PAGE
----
How to look forward to the future — even at midlife
Life can be so unfair.
Just as you’re settling into a stage of life, enjoying yourself and feeling like you finally know what you’re doing, something changes. The kids move out, your spouse retires, your parents can’t live alone anymore, you begin having health issues. And once again, you find yourself in a new season.
God didn’t design life to stand still, and He doesn’t shake things up to make us miserable.
It’s easy to get angry, to mourn the loss of the familiar, resent the change, and resist embracing it. But God didn’t design life to stand still, and He doesn’t shake things up to make us miserable.
Each stage of life has purpose and beauty if we are willing to give it a chance. Instead of trying to cling to the past, we’ll find blessing when we look for the opportunities that come with each stage of life.
Three Blessings That Come With Life Changes
1. Spiritual maturity
Every experience is meant to help us mature, to become more capable, wiser, and stronger than we were before. God wants us to grow in our understanding of who He is, and such growth can often only occur by experiencing something difficult (Psalm 9:9-10).
Some of the life changes that we experience aren’t a whole lot of fun. Moving into the caretaker role as parents age challenges our patience and stretches our resources. It’s sad to see once vibrant parents ill or unable to care for themselves. But if we are open to it, we will see God provide. And we can grow in patience, kindness, and compassion as we learn to understand His heart (Hebrews 6:1).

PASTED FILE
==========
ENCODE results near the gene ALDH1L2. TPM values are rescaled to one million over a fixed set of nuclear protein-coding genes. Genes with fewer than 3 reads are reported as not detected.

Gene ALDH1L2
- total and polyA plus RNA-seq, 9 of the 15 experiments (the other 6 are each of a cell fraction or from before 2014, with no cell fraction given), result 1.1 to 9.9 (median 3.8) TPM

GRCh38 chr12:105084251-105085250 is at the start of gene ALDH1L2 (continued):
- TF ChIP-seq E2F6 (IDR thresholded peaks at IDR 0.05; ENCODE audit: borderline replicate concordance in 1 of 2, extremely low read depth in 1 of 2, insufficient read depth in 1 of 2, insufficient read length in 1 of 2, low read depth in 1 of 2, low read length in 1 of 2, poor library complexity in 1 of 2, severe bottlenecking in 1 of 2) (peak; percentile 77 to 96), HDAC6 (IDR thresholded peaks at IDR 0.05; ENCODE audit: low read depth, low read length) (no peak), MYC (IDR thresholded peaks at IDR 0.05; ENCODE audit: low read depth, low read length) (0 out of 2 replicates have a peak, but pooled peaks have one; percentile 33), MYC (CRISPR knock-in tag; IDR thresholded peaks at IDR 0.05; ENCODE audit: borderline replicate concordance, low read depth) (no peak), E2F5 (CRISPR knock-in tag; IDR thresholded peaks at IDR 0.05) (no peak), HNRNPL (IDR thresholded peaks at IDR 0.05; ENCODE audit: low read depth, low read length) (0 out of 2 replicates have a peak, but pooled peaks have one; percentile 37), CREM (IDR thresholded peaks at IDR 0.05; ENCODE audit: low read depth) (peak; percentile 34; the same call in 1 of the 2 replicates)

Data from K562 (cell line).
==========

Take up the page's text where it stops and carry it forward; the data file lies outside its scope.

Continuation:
2. Empathy for others
As I enter middle age, I’m beginning to understand older people. I’m learning that the mind doesn’t necessarily age while the body does, and adjusting to physical changes can be baffling and depressing. I look at elderly people with a new understanding and empathy.
As we progress through stages of life, we start to understand the frustrations and foibles of people who’ve gone before us, helping us to be more patient and compassionate (Colossians 3:1-2). We can also provide wisdom and encouragement to those experiencing things we’ve already done. This is what the apostle Paul envisioned when he encouraged older women to “train the younger women to love their husbands and their children, to live wisely and be pure...” (Titus 2:4-5).
3. Learning opportunities
Some life stages are more fun than others, but each one has lessons to learn and skills to master. It can be daunting to face a new set of circumstances, but God doesn’t leave us alone to muddle our way through. He is with us to guide us and help us to grow and become more like Jesus (Matthew 28:20).
Our relationship with God deepens as we learn to trust Him with the changes we’re dealing with, knowing that He has a purpose for every stage of life and every experience (1 Corinthians 2: 9-10).
The temptation to compare our lives to our younger selves can be overwhelming. But when we trust God to give us His best, we can look forward in confidence rather than backward in longing.